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"I think that self-limitation is the major limiting factor for most people in the world."
- Frank Herbert

Ontogenetic Adaptation  
  Immediate genetic-level ability to eat alien plants.  

Half a minute later, she nibbled tentatively at a crisped leaf of the cabbage, announced with surprise that it was indeed delicious and helped herself to more. On the third leaf, she uttered a wild whoop, doubled up, and began to adapt at speed. That took about twelve seconds, but they allowed a full ten minutes then to let the reaction flush her blood stream. Then Vernet was sampled in turn and staggered back to the beach with a martyred expression, while Klim and Muscles started cabbage-hunting. Grevan retired to the ship's laboratory, where he poured the half cupful of blood he had extracted from the martyr's veins carefully into a small retort. Ontogenetic adaptation, with reaction-times that crowded zero, to anything new in the way of infections or absorbed venoms was one of the more useful talents of their specialized strain. Considerable unauthorized research and experimentation finally had revealed to them just how they did it. The invading substance was met by an instantaneous regrouping of complex enzyme chains in every body cell affected by it, which matched and nullified its specific harmful properties and left the Group member involved permanently immune to them.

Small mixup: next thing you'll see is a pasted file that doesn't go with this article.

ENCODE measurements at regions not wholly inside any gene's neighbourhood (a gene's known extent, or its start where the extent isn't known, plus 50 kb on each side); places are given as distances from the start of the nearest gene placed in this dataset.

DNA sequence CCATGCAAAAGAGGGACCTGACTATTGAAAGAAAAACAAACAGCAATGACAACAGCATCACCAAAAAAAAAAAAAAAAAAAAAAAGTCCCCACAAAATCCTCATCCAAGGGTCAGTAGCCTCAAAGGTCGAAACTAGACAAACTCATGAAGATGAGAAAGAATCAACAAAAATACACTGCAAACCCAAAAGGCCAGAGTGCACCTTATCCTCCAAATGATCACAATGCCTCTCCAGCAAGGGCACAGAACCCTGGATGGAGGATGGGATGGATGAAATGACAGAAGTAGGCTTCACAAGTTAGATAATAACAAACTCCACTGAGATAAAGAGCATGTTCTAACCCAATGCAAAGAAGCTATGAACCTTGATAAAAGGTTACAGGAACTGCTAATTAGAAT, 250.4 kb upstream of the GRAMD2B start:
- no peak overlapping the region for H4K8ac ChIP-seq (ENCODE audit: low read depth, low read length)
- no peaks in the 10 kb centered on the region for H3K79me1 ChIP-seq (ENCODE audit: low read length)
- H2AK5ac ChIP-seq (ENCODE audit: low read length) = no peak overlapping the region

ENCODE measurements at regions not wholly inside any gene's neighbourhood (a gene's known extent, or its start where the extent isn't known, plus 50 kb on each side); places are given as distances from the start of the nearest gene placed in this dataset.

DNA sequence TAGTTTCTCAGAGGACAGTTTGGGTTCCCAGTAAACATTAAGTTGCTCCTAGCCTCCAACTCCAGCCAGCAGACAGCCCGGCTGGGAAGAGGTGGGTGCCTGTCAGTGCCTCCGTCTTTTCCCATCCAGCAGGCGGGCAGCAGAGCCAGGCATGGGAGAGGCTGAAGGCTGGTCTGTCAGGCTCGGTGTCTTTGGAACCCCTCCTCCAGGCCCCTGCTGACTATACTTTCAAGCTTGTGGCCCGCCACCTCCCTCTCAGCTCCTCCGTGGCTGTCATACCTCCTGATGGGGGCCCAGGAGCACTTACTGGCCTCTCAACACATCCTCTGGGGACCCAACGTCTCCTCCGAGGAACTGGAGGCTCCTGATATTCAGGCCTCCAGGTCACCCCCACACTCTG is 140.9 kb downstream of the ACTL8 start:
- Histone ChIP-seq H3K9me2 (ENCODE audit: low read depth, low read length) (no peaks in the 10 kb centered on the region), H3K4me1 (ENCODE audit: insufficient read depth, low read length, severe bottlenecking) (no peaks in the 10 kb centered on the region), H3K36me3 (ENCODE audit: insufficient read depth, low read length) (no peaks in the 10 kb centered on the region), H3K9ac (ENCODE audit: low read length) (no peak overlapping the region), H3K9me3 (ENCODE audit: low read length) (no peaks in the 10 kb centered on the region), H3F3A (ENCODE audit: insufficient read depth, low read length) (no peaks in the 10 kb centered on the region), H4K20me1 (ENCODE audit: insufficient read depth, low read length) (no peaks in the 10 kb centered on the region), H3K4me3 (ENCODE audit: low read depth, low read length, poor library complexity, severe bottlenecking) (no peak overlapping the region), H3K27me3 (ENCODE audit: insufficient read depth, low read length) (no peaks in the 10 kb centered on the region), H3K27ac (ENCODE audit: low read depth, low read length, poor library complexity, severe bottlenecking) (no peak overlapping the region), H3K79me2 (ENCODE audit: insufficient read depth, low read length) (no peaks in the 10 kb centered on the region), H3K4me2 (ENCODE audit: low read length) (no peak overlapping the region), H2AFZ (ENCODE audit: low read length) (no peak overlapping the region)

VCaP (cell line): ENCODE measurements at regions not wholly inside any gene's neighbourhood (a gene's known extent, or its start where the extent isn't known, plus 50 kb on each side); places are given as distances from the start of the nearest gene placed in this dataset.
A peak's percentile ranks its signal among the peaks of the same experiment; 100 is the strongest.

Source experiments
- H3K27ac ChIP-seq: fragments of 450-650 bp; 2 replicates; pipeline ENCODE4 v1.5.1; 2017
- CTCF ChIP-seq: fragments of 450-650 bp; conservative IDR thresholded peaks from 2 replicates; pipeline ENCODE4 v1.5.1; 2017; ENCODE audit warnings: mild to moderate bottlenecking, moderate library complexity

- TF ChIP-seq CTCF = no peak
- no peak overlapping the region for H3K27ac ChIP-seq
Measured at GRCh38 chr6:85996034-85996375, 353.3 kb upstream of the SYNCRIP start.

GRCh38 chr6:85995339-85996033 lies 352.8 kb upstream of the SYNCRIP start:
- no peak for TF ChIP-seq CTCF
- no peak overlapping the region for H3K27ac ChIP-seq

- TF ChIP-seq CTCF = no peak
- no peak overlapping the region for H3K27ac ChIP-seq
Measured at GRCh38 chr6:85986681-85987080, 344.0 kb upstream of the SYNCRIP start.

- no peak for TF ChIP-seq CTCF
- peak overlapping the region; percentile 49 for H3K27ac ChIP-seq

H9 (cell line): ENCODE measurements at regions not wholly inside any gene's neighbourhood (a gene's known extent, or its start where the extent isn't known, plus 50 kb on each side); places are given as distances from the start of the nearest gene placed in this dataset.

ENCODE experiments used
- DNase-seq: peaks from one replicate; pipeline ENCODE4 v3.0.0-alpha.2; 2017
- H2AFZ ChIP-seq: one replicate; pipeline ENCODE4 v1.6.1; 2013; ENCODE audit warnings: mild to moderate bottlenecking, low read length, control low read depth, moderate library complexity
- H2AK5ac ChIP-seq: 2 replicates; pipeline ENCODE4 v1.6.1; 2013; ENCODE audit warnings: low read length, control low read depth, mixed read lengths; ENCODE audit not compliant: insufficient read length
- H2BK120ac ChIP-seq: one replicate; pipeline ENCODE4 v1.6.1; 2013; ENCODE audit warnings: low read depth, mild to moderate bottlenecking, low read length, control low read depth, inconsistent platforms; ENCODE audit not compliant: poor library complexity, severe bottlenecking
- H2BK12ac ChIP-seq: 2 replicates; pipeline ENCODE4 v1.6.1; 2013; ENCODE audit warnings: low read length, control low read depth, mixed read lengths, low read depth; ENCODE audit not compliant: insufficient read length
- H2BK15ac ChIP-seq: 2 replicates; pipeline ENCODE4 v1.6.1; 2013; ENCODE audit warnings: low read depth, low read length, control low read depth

The experience of getting immunized sometimes included the momentary impression of having swallowed a small but active volcano, but that illusion didn't last long enough to be taken very seriously by anyone but the sufferer. Vernet's blood emerged from processing presently in the shape of small pink pills; and just before dinner everybody washed down two each of these and thus adapted the easy way, while the donor denounced them as vampires.

From The End of the Line, by James Schmitz.
Published by Not Known in 1951
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